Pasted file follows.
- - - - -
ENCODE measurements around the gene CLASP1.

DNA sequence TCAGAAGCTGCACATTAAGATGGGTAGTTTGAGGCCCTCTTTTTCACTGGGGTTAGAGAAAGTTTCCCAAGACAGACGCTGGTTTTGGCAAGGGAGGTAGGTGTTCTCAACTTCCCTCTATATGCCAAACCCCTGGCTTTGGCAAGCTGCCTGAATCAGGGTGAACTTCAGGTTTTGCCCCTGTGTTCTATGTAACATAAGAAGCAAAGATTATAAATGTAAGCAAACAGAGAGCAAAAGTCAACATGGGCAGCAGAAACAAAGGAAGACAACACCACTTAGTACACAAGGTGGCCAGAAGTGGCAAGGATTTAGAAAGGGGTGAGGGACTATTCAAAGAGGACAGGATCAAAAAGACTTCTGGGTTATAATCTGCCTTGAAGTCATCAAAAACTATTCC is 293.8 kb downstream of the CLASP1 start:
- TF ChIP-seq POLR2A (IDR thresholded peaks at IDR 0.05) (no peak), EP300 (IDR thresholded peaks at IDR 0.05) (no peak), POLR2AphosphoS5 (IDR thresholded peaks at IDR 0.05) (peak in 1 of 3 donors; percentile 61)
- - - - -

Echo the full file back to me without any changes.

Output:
ENCODE measurements around the gene CLASP1.

DNA sequence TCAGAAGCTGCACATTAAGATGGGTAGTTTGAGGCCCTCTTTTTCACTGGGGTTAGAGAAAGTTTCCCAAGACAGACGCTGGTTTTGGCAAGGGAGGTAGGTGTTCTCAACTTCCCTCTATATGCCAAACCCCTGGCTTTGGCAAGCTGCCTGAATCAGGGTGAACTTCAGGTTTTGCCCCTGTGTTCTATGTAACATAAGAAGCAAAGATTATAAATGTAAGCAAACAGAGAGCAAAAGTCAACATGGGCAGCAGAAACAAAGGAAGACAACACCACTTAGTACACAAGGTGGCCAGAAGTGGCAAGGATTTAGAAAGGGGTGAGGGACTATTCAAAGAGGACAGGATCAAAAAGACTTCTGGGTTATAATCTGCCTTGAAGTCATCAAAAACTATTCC is 293.8 kb downstream of the CLASP1 start:
- TF ChIP-seq POLR2A (IDR thresholded peaks at IDR 0.05) (no peak), EP300 (IDR thresholded peaks at IDR 0.05) (no peak), POLR2AphosphoS5 (IDR thresholded peaks at IDR 0.05) (peak in 1 of 3 donors; percentile 61)